Food Scientist Ed tore into a nugget while I shook my chocolate milk. He picket at it for half a minute before looking up, dropping his jaw for effect, and stating with surprise, “This is real chicken. No extenders at all.” He shook his head in disbelief.

Bryant beat me to the question: “What were you expecting, Ed, plastic?”

Ed loves to talk about artificial ingredients and elaborate chemical processes. He spent two years as a soy alchemist, creating soy sausage, soy chicken, soy cars — soy everything. “You wouldn’t believe what they put in these things. They can blend in soy, textured whey protein, carrageen, and other concoctions you don’t want to imagine.”

“But this real?” I confirmed, nugget in hand.

“I don’t have a microscope, but I’m fairly confident of my preliminary analysis.”

I bit off half a nugget and chewed. It tasted like real poultry, I’ll grant — much more chicken-y than fast food bird — but it was barely above room temperature. I tore open a packet of barbecue sauce and squeezed a dab onto a second nugget; I preferred the taste, though it further lowered the nugget’s perceived temperature.


The cutlery, a plastic spork, was sanitary and effective, though slightly demeaning: even kindergarteners are capable of manipulating a knife, fork and spoon. Could it be an anti-terrorism measure? Doubtful, I think; likely it’s a cost-cutting measure.

I asked design-consultant Bryant what he thought of the facilities. There wasn’t much he could say. It’s a gymnasium-cafeteria hybrid, not a Frank Gehry museum: functional.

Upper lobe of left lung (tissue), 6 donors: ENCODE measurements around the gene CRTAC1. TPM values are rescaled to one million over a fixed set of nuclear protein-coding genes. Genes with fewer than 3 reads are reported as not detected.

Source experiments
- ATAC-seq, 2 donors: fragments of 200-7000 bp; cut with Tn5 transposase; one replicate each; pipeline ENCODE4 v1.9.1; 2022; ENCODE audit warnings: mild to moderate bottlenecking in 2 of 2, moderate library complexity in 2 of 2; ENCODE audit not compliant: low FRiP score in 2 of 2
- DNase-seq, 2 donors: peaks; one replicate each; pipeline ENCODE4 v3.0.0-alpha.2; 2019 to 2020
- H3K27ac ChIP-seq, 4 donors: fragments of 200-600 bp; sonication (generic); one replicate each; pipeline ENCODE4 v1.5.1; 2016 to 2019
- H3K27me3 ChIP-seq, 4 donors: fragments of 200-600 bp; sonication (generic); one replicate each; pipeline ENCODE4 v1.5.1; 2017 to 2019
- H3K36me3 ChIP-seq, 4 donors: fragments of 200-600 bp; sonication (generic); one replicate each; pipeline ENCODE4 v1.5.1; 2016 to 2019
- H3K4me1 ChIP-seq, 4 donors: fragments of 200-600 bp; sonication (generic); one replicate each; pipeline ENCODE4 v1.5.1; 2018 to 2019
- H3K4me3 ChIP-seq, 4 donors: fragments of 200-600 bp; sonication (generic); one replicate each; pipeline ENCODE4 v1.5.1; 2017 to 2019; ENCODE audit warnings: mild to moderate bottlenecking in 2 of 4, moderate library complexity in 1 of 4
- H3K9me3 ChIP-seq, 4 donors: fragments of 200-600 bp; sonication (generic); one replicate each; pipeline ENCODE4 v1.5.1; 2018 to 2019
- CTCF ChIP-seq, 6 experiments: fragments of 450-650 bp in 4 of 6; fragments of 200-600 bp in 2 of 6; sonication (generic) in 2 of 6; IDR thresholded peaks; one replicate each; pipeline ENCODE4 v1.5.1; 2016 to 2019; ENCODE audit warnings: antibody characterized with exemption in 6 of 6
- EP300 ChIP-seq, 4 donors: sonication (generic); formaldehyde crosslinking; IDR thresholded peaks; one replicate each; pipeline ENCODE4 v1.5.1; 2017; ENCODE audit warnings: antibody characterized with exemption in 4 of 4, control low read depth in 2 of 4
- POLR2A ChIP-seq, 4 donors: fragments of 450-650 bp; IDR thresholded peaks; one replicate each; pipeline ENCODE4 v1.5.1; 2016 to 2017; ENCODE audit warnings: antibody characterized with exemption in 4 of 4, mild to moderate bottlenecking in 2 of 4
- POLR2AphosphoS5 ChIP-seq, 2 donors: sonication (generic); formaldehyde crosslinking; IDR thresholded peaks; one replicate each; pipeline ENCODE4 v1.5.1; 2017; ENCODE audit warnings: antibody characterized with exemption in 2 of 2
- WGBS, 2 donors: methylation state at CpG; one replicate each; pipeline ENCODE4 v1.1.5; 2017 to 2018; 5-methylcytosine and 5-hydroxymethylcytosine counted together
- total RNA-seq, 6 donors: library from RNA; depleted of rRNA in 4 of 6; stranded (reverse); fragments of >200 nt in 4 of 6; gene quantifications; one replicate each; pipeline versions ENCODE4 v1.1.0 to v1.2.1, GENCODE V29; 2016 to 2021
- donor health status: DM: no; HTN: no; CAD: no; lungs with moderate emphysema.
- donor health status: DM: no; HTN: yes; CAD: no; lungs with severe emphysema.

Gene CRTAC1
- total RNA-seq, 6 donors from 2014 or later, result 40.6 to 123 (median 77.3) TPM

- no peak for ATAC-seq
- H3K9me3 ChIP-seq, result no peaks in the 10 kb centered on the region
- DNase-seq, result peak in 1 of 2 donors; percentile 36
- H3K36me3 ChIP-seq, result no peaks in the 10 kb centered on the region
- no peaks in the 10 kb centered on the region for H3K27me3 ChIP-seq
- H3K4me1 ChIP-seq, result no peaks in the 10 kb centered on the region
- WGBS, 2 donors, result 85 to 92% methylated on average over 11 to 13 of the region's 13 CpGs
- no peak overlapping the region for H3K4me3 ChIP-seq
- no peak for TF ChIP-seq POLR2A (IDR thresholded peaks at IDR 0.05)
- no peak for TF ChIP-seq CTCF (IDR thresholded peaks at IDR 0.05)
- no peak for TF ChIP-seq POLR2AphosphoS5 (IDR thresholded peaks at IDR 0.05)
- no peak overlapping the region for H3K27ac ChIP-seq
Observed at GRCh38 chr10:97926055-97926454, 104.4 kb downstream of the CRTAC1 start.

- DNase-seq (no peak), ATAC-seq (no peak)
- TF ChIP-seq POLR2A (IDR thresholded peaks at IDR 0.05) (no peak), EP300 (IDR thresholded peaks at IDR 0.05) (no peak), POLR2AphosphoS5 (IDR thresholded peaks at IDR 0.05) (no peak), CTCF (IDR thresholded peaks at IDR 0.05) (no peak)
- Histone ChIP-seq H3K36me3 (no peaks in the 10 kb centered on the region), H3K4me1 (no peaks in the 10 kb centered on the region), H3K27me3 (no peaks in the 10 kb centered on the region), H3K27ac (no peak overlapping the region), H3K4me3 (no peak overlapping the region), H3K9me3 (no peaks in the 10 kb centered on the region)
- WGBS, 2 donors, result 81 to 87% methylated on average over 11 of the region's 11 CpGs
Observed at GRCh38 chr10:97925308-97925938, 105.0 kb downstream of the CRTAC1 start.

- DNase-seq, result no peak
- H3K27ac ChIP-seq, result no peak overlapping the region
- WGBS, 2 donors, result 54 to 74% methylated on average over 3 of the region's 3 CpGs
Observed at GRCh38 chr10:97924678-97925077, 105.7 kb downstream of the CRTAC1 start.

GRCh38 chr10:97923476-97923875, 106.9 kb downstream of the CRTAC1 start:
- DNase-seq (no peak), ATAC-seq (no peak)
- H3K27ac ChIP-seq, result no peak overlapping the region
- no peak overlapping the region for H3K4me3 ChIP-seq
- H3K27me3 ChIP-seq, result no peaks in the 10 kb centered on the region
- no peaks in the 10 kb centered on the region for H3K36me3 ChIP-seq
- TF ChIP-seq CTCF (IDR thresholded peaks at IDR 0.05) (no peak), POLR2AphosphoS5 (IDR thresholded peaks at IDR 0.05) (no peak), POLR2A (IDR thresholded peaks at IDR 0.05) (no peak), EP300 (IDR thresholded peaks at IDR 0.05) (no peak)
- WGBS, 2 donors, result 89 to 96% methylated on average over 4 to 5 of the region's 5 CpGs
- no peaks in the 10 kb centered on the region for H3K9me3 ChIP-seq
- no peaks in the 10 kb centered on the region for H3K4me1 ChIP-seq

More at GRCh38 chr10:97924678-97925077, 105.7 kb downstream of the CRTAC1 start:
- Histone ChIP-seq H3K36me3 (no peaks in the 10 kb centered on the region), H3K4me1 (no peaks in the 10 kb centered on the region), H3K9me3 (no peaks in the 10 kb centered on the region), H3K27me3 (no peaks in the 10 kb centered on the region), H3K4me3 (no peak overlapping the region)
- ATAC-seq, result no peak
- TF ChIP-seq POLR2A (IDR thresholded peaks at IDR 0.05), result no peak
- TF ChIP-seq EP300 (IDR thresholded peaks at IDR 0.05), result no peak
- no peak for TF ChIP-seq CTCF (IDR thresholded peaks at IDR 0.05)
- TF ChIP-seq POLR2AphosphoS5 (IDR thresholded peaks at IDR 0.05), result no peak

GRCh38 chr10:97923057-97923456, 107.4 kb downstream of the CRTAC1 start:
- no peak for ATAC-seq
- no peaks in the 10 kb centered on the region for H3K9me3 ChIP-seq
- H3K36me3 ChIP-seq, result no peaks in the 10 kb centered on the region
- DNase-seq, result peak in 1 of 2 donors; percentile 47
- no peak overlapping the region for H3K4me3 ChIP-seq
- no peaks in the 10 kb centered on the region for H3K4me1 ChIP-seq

At $2.50, the Hillcrest Elementary School Cafeteria’s price is right, but it’s hard to reserve a table unless you’re parent, teacher, or waving press credentials.

Value-seekers will find more for their money with the fried rice at Jade Garden, which comes with a crab rangoon and is accompanied by traditional tableware. Those seeking a close approximation of school lunch vittles, only tastier, are advised to sample the weekly Friday Fried Chicken Buffet at the Pink Flamingo Club. While the Flamingo’s meal is high-value and All-You-Can-Eat, it must be noted that it is several dollars more costly than the Elementary School alternative ($7 plus gratuity). The Flamingo is less Family-Friendly (some parents will object to the dancers), but the staff doesn’t rush you to eat and urge you keep your voice low, so overall it scores points on the cafeteria hot lunch.

Unless you’re a Hillcrest student, there’s little reason to choose the cafeteria over other low-cost lunches. Adults of large appetite would probably find the elementary school cafeteria’s portions disappointing, while several of the sixty-pound waifs sitting at the next table seemed satisfied with a lunch consisting only of a small basket of nuggets. The portions seem appropriate for the target market, while the general public would be better served at Jade Garden or the Pink Flamingo.

Enjoy your culinary ignorance while you can, kids. One day you will miss it.

Food: /*

Service: n/a

Decor: /*

Cost: $2.50 prix fixe, gratuity: n/a

Overall value: 1/2/*